Effect of metformin therapy on circulating amino acids in a randomized trial: the CAMERA study.
Preiss D., Rankin N., Welsh P., Holman RR., Kangas AJ., Soininen P., Würtz P., Ala-Korpela M., Sattar N.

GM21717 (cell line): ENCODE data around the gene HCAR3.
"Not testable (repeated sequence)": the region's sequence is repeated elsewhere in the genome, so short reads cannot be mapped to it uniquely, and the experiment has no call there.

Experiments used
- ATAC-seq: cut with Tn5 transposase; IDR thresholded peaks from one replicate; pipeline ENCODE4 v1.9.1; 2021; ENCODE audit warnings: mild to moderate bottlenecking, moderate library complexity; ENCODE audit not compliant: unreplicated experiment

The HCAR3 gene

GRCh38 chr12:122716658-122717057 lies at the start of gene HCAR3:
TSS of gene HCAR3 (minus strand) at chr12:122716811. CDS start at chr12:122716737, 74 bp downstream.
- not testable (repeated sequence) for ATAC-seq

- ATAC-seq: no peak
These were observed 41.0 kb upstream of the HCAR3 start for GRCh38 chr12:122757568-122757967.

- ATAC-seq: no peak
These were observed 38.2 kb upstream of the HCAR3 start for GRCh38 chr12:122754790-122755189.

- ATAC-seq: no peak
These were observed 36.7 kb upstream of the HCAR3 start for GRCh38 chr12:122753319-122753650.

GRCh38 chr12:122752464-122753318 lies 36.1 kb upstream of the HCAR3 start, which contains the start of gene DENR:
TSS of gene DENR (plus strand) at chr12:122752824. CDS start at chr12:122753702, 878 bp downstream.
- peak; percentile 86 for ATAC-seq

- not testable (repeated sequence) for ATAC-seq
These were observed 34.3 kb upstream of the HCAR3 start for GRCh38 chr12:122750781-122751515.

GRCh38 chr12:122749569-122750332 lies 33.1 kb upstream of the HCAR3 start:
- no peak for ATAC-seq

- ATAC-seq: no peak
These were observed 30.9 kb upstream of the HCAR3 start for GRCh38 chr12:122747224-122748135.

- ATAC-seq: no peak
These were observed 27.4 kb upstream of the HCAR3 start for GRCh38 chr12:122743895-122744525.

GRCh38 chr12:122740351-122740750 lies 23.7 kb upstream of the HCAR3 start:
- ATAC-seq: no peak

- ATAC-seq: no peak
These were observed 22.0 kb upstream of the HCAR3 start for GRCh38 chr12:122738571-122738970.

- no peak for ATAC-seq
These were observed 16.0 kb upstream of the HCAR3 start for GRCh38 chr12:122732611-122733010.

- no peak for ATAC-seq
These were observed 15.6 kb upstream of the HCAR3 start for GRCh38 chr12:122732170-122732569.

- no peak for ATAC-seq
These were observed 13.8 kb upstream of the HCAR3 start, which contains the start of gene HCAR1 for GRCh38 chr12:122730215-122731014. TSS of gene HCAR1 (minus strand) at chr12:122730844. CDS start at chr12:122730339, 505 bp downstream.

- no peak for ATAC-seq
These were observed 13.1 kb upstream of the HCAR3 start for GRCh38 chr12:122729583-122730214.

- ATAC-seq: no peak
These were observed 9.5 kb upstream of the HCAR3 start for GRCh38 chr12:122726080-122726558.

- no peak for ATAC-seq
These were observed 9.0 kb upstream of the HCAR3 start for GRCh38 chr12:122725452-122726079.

AIMS: To investigate whether metformin therapy alters circulating aromatic and branched-chain amino acid concentrations, increased levels amino acid concentrations, increased levels of which have been found to predict Type 2 diabetes. METHODS: In the Carotid Atherosclerosis: Metformin for Insulin Resistance (CAMERA) study (NCT00723307), 173 individuals without Type 2 diabetes, but with coronary disease, were randomized to metformin (n=86) or placebo (n=87) for 18 months. Plasma samples, taken every 6 months, were analysed using quantitative nuclear magnetic resonance spectroscopy. Ten metabolites consisting of eight amino acids [three branched-chain (isoleucine, leucine, valine), three aromatic (tyrosine, phenylalanine, histidine) and two other amino acids (alanine, glutamine)], lactate and pyruvate were quantified and analysed using repeated-measures models. On-treatment analyses were conducted to investigate whether amino acid changes were dependent on changes in weight, fat mass or insulin resistance estimated using homeostasis model assessment (HOMA-IR). RESULTS: Tyrosine decreased [-6.1 μmol/l (95% CI -8.5, -3.7); P<0.0001], while alanine [42 umol/l (95% CI 25, 59); P<0.0001] increased in the metformin-treated group compared with the placebo-treated group. Decreases in phenylalanine [-2.0 μmol/l (95% CI -3.6, -0.3); P=0.018] and increases in histidine [2.3 μmol/l (95% CI 0.1, 4.6); P=0.045] were also observed in the metformin group, although these changes were less statistically robust. Changes in these four amino acids were not accounted for by changes in weight, fat mass or HOMA-IR values. Levels of branched-chain amino acids, glutamine, pyruvate and lactate were not altered by metformin therapy. CONCLUSIONS: Metformin therapy results in a sustained and specific pattern of changes in aromatic amino acid and alanine concentrations. These changes are independent of any effects on weight and insulin sensitivity. Any causal link to metformin's unexplained cardiometabolic benefit requires further study.